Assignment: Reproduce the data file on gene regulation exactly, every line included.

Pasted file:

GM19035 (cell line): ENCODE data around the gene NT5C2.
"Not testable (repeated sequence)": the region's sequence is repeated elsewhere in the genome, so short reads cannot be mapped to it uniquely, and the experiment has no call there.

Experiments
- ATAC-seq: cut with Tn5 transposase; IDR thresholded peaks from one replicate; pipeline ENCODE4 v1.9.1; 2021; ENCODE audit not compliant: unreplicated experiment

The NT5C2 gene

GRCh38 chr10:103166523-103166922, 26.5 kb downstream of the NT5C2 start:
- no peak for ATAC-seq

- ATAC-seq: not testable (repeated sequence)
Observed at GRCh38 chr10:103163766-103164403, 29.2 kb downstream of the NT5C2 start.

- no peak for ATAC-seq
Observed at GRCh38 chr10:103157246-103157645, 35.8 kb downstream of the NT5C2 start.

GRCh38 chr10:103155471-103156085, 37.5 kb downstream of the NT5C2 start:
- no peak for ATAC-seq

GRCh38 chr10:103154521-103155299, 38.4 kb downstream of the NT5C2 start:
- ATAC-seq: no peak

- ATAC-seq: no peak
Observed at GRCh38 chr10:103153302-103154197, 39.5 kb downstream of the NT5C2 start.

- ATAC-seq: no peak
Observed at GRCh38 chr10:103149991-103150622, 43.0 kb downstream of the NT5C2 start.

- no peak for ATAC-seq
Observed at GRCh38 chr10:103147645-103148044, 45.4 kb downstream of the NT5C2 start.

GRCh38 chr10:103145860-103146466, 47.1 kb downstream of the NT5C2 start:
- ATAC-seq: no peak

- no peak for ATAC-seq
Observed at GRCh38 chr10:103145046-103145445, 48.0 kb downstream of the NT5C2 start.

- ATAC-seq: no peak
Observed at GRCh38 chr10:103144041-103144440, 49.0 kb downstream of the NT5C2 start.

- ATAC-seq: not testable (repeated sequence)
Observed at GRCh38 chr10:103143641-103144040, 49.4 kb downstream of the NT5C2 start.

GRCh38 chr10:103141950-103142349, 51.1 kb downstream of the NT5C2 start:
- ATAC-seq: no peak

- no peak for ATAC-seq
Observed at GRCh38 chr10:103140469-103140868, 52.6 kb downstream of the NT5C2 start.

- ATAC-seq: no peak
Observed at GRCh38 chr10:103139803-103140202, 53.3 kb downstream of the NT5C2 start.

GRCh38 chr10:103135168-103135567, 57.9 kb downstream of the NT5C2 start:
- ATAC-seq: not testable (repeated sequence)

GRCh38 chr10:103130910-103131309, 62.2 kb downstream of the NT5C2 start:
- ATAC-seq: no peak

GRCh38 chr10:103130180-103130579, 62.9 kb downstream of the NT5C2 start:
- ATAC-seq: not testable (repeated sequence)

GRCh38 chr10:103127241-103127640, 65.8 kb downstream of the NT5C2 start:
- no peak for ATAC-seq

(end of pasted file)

GM19035 (cell line): ENCODE data around the gene NT5C2.
"Not testable (repeated sequence)": the region's sequence is repeated elsewhere in the genome, so short reads cannot be mapped to it uniquely, and the experiment has no call there.

Experiments
- ATAC-seq: cut with Tn5 transposase; IDR thresholded peaks from one replicate; pipeline ENCODE4 v1.9.1; 2021; ENCODE audit not compliant: unreplicated experiment

The NT5C2 gene

GRCh38 chr10:103166523-103166922, 26.5 kb downstream of the NT5C2 start:
- no peak for ATAC-seq

- ATAC-seq: not testable (repeated sequence)
Observed at GRCh38 chr10:103163766-103164403, 29.2 kb downstream of the NT5C2 start.

- no peak for ATAC-seq
Observed at GRCh38 chr10:103157246-103157645, 35.8 kb downstream of the NT5C2 start.

GRCh38 chr10:103155471-103156085, 37.5 kb downstream of the NT5C2 start:
- no peak for ATAC-seq

GRCh38 chr10:103154521-103155299, 38.4 kb downstream of the NT5C2 start:
- ATAC-seq: no peak

- ATAC-seq: no peak
Observed at GRCh38 chr10:103153302-103154197, 39.5 kb downstream of the NT5C2 start.

- ATAC-seq: no peak
Observed at GRCh38 chr10:103149991-103150622, 43.0 kb downstream of the NT5C2 start.

- no peak for ATAC-seq
Observed at GRCh38 chr10:103147645-103148044, 45.4 kb downstream of the NT5C2 start.

GRCh38 chr10:103145860-103146466, 47.1 kb downstream of the NT5C2 start:
- ATAC-seq: no peak

- no peak for ATAC-seq
Observed at GRCh38 chr10:103145046-103145445, 48.0 kb downstream of the NT5C2 start.

- ATAC-seq: no peak
Observed at GRCh38 chr10:103144041-103144440, 49.0 kb downstream of the NT5C2 start.

- ATAC-seq: not testable (repeated sequence)
Observed at GRCh38 chr10:103143641-103144040, 49.4 kb downstream of the NT5C2 start.

GRCh38 chr10:103141950-103142349, 51.1 kb downstream of the NT5C2 start:
- ATAC-seq: no peak

- no peak for ATAC-seq
Observed at GRCh38 chr10:103140469-103140868, 52.6 kb downstream of the NT5C2 start.

- ATAC-seq: no peak
Observed at GRCh38 chr10:103139803-103140202, 53.3 kb downstream of the NT5C2 start.

GRCh38 chr10:103135168-103135567, 57.9 kb downstream of the NT5C2 start:
- ATAC-seq: not testable (repeated sequence)

GRCh38 chr10:103130910-103131309, 62.2 kb downstream of the NT5C2 start:
- ATAC-seq: no peak

GRCh38 chr10:103130180-103130579, 62.9 kb downstream of the NT5C2 start:
- ATAC-seq: not testable (repeated sequence)

GRCh38 chr10:103127241-103127640, 65.8 kb downstream of the NT5C2 start:
- no peak for ATAC-seq